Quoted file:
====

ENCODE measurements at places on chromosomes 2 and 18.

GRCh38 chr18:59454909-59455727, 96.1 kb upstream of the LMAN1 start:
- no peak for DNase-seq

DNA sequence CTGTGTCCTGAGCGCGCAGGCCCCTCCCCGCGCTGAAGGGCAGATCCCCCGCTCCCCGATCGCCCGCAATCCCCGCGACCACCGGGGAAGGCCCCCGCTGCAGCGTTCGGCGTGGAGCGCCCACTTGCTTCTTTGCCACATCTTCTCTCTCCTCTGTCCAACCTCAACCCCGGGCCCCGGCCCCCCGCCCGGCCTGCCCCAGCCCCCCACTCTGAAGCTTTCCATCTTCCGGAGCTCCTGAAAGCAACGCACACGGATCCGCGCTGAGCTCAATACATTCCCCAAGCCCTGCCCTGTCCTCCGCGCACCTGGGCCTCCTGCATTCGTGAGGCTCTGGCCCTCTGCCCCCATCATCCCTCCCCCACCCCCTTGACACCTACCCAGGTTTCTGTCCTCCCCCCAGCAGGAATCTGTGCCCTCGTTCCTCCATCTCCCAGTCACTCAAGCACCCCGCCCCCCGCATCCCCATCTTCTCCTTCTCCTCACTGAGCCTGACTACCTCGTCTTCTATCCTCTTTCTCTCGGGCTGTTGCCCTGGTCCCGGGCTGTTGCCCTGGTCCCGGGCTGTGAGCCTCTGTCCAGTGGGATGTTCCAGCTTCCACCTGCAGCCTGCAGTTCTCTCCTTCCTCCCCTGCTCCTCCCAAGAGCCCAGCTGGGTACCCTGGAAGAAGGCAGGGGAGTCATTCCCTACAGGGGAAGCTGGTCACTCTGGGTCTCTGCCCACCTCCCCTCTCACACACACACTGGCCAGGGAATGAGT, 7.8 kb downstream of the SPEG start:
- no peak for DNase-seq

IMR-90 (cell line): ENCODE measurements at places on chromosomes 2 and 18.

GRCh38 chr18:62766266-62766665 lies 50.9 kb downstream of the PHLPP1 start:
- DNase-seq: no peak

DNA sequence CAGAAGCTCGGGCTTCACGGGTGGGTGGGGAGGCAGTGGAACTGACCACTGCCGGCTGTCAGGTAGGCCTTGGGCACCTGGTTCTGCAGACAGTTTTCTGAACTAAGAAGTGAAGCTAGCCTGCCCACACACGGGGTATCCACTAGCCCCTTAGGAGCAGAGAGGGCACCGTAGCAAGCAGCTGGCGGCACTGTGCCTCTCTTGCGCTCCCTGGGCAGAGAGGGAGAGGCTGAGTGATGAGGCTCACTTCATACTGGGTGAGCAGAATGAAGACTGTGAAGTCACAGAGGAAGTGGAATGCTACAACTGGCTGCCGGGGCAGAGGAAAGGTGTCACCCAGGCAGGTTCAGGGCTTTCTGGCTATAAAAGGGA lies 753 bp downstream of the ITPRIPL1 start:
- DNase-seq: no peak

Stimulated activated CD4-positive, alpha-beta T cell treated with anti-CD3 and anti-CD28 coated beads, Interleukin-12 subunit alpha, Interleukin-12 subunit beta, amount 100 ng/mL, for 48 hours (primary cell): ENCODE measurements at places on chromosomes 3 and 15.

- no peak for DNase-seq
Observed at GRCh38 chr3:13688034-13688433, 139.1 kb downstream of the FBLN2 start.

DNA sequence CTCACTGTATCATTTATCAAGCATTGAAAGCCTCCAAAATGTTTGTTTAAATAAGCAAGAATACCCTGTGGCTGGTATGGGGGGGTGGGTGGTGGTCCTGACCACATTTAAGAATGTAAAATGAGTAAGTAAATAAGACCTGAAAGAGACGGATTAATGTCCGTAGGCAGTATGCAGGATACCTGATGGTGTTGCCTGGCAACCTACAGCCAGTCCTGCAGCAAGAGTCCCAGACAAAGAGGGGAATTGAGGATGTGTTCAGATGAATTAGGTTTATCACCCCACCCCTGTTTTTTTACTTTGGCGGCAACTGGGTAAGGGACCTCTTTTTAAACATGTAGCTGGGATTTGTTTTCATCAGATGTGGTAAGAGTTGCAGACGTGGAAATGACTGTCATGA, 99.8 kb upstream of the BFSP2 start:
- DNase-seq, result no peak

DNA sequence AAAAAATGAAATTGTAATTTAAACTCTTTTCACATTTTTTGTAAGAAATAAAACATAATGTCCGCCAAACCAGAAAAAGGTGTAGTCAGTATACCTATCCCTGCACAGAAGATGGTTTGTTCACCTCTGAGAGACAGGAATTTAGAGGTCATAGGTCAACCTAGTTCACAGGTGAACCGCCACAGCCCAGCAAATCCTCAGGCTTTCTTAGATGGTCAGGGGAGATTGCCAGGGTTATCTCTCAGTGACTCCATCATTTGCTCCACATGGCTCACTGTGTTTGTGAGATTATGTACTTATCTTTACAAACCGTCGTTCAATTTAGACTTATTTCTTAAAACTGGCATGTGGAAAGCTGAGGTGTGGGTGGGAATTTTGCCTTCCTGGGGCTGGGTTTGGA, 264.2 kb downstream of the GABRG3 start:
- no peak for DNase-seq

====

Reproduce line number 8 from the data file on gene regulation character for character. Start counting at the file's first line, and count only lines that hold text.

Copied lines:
- DNase-seq: no peak